Ian Jack’s very promising introduction to Granta’s second India issue (the first appeared in 1997, marking 50 years of Indian Independence) quotes Amitava Kumar : ‘One critique of Indian writing in English is that we translate too much…the humble samosa is described as a savoury food item… all too often our writing is an act of translation on behalf of the West.’ (The Caravan, May 2014). Jack goes on to say, ‘ This seems to me much less true than it once was…India has developed a bustling publishing industry…The Indian writer need no longer look over his shoulder at his imagined audience abroad.’ And indeed, Granta has been good at keeping the exotica at bay in this issue. Alas, that doesn’t rescue it from being drab and dreary, by and large.
Booker-nominee Neel Mukherjee’s story ‘The Wrong Square’, the prologue to his novel The Statue of Freedom, is about an Indian expat bringing his six-year-old son for a visit to Fatehpur Sikri, the father’s fear of his son’s boredom is all too relatable . The highlight is a wonderfully macabre moment when they drive past a construction worker falling to his death from a scaffolding. It’s an unsettling scene and one wishes Mukherjee had lingered on for a page or so longer here to fulfil our more voyeuristic expectations and perhaps meandered less through Fatehpur Sikri.
Amit Chaudhuri’s ‘English Summer’ is also an extract from his forthcoming novel. It opens with the protagonist making his bed and smoothing down a sheet stiff with ‘a shiny patch of dried semen’. It took some fortitude to keep reading. The protagonist Ananda is a struggling writer in London musing over class and Marxism while awaiting a response from Poetry Review. He is just the sort of person one goes out of one’s way to avoid at dinner parties.
If Chaudhuri had played it for more laughs and embraced the fact that Ananda seems insufferable, it might have been fun. Instead, I got the impression that one was meant to like him. One is at least meant to like him enough to enjoy his observations of, say, a butterfly: ‘A butterfly had settled on the upper window. It had closed its wings, simulating a leaf, or engendering a geometric angle, perfect as a shadow, but now wavering and bending to one side—not out of any obedience to the breeze, but according to a whim.’ It makes one want to swat the next butterfly one sees, really, out of sheer frustration at the amount of detail one finds within Granta India that appears to have no narrative purpose whatsoever.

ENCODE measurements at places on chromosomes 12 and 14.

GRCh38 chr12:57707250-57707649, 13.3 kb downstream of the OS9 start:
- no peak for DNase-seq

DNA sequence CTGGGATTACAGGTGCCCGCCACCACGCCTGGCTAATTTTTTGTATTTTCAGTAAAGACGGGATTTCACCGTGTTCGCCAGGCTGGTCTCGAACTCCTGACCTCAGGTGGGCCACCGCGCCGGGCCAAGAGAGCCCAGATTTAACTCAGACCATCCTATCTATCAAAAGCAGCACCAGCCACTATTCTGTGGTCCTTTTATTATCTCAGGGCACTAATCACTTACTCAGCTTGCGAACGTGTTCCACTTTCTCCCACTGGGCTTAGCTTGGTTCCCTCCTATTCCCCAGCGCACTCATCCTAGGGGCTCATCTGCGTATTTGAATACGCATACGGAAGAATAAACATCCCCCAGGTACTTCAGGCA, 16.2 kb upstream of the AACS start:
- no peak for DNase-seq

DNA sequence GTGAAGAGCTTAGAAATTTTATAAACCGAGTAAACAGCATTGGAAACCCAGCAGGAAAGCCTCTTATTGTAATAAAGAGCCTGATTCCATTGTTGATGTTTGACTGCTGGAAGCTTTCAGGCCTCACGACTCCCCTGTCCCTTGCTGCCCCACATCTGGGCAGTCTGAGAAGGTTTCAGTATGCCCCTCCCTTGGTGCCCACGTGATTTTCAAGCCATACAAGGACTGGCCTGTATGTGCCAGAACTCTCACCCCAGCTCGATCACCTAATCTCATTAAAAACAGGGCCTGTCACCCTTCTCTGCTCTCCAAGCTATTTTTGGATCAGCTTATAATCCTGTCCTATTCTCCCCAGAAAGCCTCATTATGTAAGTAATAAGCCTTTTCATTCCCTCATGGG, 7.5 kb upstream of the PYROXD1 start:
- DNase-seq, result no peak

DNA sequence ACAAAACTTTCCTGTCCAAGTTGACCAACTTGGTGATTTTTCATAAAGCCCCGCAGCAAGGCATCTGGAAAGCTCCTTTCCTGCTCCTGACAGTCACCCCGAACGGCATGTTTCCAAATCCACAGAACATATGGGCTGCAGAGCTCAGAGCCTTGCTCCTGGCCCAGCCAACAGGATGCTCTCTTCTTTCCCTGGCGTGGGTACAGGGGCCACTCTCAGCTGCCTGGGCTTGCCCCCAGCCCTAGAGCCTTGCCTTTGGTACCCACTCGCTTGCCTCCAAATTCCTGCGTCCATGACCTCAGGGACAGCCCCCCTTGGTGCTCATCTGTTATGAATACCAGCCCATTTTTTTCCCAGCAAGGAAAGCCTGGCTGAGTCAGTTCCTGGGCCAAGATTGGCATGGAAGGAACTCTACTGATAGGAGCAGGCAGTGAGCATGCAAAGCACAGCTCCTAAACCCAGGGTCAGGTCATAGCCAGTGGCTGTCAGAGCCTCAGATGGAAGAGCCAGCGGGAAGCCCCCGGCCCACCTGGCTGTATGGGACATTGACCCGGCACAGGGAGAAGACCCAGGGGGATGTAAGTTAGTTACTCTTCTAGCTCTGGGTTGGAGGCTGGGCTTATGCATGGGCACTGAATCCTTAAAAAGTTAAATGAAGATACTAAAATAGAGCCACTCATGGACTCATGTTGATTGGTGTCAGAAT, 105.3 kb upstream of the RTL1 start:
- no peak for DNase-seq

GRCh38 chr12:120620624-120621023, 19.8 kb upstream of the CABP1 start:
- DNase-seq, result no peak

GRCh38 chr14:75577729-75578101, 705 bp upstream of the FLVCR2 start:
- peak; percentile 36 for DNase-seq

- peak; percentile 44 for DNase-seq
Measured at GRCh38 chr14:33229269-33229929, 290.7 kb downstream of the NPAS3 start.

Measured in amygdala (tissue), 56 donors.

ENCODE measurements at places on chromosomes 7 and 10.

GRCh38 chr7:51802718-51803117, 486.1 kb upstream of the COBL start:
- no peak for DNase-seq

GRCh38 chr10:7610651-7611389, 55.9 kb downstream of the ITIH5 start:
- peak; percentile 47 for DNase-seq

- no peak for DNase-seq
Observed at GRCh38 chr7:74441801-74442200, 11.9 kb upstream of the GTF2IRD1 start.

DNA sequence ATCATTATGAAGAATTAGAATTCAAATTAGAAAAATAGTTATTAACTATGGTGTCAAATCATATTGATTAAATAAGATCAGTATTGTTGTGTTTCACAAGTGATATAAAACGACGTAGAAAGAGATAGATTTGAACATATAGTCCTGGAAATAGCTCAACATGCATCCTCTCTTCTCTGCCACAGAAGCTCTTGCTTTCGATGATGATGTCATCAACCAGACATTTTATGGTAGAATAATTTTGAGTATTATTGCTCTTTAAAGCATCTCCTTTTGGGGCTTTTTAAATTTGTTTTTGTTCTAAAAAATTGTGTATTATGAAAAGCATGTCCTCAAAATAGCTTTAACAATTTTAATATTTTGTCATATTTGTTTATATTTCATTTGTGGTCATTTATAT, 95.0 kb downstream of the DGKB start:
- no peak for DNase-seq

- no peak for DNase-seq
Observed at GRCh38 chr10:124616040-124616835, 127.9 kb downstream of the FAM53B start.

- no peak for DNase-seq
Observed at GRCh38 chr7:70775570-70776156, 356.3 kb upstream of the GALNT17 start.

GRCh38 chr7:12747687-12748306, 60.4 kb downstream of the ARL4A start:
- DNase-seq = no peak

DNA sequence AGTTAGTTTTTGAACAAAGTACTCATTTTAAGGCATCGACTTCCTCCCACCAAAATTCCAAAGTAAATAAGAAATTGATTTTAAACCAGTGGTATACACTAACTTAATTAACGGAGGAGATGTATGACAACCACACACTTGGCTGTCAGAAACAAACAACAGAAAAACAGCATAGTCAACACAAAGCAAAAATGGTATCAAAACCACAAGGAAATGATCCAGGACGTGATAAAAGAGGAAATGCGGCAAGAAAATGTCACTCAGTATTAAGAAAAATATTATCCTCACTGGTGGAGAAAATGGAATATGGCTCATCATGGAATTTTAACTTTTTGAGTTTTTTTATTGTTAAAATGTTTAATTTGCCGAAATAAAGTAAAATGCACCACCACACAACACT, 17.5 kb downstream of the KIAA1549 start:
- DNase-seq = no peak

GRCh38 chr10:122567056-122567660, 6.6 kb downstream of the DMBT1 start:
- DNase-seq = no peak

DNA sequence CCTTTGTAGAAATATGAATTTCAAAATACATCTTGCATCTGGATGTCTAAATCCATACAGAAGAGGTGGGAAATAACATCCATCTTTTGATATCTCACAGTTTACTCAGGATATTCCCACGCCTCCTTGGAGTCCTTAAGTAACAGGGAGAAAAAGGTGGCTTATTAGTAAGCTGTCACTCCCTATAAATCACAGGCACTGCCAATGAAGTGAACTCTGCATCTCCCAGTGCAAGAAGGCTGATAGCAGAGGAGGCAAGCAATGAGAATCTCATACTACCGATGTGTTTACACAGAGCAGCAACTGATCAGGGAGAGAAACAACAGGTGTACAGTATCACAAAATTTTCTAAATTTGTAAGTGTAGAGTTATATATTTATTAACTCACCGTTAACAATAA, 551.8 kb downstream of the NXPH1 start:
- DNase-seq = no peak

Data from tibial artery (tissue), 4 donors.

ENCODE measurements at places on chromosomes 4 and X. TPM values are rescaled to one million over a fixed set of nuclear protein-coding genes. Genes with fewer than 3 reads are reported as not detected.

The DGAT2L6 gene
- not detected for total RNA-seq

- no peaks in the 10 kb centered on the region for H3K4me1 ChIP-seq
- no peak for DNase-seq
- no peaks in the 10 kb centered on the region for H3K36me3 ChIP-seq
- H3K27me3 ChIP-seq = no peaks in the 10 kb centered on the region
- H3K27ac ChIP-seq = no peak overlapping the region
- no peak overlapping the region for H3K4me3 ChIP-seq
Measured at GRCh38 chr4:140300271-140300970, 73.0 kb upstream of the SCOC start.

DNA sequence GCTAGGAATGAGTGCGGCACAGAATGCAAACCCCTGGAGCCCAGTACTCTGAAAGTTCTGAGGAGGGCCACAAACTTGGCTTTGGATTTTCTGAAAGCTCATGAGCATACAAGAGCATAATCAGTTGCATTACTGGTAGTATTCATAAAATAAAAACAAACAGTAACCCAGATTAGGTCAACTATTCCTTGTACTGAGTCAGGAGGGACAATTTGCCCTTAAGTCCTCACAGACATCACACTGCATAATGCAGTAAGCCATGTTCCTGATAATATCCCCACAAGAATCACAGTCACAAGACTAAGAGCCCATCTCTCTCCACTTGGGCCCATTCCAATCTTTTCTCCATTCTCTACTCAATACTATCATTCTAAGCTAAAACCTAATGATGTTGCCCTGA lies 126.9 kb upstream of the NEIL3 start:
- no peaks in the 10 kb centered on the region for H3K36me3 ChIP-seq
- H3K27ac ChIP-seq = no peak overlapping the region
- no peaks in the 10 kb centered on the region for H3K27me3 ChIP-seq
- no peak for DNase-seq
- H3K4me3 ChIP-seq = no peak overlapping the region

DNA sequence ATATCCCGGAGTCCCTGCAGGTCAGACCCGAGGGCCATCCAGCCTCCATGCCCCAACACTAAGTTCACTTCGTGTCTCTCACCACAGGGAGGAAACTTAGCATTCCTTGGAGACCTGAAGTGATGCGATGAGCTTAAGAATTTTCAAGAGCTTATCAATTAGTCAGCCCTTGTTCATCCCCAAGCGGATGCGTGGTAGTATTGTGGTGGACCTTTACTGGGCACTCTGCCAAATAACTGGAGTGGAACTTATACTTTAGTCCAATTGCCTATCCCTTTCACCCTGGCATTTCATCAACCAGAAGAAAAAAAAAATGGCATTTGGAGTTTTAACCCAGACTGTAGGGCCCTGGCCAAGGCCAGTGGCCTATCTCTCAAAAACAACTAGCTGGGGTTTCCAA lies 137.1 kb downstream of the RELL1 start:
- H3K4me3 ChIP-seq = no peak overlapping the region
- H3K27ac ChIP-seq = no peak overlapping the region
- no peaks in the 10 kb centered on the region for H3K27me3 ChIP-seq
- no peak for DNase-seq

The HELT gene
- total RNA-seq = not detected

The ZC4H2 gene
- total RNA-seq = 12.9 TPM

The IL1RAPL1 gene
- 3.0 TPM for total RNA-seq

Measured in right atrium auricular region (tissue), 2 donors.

By contrast, Vivek Shanbhag’s ‘Ghachar Ghochar’, an excerpt of a novella translated from Kannada by Srinath Perur, gets directly to the point. A charming little story about honeymooners, its most striking feature as compared to much of the rest of the fiction in this issue is that the plot is up, up, and away within two sentences, without dithering or sightseeing along the way; ‘I didn’t put up a fight when the family began efforts to get me married. None of my attempts at romance had got anywhere.’
Another engrossing read is Hari Kunzru’s ‘Drone’, also an extract from a forthcoming novel. ‘Drone’ follows two different characters, first an elite ‘Seth’ and at the other end of the spectrum, an impoverished miner facing certain death. The ‘Seth’ appears more convincing and Kunzru is unsparing in his biting satire of, among other things, the religiosity of the Indian elite: ‘…the Seth’s seventh wife, was headhunted from an isolated rural community, where she’d grown up under the supervision of a disciplinarian aunt. Only after compliance with stringent genetic and astrological tests did the Seth’s agent offer her the position of vessel. She was, of course, a virgin, whose pristine caste background demonstrated, on the part of her ancestors, an impeccable lack of interest in the wider world.’